Mars in the ultraviolet: new shades of our planetary nearest neighbor

Mars, red and dusty, has always been of interest to scientists and space enthusiasts. However, new images from NASA’s Mars Atmosphere and Volatile Evolution (MAVEN) probe allow us to see the planet in a completely different light – ultraviolet. These new photos show us just how variable the atmospheric processes on Mars can be.

MAVEN has a special instrument that allows us to observe ultraviolet radiation. In this wavelength range we can see various gases and interactions occurring in the atmosphere of Mars. Using this instrument, strange auroras were detected dancing in ultraviolet light high above the planet. An invisible glow that occurs in the atmosphere at night, called the night glow, has also been detected. This glow comes from atoms recombining after they have been separated by sunlight.

NASA recently published new images of Mars in the ultraviolet. The three wavelengths of ultraviolet light are represented by red, green and blue. Atmospheric haze and clouds are colored white or blue, and the surface may appear brown or green. Ozone in the Martian atmosphere appears purple.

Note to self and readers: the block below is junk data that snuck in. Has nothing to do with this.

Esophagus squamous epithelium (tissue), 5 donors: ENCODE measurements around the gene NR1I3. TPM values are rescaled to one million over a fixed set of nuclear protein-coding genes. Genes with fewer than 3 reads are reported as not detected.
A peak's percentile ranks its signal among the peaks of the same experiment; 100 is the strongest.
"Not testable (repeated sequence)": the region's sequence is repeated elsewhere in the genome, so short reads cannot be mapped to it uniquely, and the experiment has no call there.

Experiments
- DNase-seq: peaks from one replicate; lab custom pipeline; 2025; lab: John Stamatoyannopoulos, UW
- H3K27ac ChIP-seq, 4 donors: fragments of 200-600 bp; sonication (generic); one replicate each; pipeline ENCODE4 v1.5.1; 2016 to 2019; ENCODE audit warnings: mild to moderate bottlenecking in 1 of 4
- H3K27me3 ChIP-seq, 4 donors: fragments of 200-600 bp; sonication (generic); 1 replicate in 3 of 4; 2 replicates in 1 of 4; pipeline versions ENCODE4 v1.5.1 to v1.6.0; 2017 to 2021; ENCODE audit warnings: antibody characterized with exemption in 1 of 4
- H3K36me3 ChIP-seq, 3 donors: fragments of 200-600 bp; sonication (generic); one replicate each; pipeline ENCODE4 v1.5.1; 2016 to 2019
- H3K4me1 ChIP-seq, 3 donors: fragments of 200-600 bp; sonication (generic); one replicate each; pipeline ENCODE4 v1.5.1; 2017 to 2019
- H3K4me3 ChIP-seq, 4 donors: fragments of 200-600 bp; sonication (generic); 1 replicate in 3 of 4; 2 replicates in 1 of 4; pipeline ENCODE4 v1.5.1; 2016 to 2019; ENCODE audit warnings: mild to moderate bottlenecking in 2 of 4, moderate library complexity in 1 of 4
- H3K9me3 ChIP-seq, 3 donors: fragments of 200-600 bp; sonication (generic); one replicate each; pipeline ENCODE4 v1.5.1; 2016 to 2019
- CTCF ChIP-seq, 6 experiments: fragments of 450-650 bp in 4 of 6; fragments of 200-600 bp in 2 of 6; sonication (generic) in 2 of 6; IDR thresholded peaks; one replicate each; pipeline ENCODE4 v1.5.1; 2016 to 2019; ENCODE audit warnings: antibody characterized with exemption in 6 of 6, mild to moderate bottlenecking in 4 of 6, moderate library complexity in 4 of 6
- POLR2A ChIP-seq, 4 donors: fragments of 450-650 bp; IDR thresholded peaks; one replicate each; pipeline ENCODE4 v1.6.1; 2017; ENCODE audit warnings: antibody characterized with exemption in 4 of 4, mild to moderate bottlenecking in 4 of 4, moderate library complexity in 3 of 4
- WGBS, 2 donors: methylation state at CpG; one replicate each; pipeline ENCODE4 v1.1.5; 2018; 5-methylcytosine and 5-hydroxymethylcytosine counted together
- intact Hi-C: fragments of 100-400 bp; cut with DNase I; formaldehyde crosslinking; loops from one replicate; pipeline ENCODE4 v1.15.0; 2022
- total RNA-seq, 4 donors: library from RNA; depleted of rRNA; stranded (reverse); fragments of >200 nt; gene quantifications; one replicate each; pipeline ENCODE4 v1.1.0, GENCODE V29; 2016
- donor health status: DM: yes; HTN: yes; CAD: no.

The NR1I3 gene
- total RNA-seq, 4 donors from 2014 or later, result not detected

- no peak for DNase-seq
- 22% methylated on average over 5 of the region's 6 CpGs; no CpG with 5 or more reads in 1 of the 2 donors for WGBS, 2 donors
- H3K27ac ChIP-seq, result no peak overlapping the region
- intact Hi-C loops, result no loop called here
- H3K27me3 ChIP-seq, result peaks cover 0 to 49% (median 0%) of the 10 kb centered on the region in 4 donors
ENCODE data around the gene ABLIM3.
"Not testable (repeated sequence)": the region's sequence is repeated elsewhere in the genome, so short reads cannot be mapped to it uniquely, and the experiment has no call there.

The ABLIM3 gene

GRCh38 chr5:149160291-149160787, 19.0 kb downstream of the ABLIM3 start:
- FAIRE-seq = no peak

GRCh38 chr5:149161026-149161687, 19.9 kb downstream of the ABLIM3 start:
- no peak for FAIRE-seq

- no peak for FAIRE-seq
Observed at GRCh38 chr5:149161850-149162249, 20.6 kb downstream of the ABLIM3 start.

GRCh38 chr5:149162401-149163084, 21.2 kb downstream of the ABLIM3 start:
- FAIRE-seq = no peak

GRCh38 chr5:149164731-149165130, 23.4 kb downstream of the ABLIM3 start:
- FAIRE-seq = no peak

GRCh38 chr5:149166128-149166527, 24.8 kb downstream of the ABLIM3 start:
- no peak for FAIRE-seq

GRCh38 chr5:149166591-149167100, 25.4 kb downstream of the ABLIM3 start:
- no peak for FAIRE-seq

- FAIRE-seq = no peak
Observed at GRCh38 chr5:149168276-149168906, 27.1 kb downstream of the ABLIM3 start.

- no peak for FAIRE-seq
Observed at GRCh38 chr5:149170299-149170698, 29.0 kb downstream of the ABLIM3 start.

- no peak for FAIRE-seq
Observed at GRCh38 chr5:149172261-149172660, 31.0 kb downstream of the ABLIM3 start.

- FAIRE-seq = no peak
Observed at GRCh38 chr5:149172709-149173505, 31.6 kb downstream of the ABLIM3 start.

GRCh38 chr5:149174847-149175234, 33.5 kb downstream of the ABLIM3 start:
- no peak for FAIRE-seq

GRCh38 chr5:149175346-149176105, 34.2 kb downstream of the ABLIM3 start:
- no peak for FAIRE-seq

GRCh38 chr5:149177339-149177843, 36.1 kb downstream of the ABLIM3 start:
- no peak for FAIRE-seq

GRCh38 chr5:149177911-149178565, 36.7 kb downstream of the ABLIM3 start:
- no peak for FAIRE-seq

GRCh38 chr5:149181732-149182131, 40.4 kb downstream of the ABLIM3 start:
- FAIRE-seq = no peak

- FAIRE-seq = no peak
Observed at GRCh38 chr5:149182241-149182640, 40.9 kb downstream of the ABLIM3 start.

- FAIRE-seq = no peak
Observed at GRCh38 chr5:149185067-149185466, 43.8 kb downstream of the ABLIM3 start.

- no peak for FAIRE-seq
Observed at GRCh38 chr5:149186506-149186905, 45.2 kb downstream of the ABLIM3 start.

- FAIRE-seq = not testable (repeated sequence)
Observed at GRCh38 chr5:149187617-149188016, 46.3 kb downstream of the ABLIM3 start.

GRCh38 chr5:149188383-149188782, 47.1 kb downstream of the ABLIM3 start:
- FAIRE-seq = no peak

Two images were taken six months apart and show seasonal changes in Mars’ atmosphere. The first image, taken in July 2022, shows the planet’s southern hemisphere in summer. This photo shows that the atmosphere appears fairly clear, with clouds filling the canyons of the Mariner Valleys. The southern polar ice cap, visible in the photo, is at its lowest level in summer. Water vapor can be found at very high altitudes due to summer heat and dust storms.

The second image was taken in January 2023, six months after the first photo. This photo shows that seasonal changes have produced many white clouds around the northern hemisphere of Mars. Ozone accumulation, which has turned a purple hue, has also become noticeable. Ozone accumulates in the atmosphere during cold winter nights and dissipates in the spring due to its interaction with water vapor.

MAVEN was launched in September 2014 and was originally scheduled to last only 2 years. However, the probe is still in Martian orbit and its mission has been extended indefinitely. During its stay in Mars orbit, MAVEN has made significant progress and continues to operate in excellent condition.

Ultraviolet images of Mars provide us with new information about the processes taking place in this planet’s atmosphere. These photos help us better understand Mars and its atmosphere, and expand our knowledge of other planets in the solar system.

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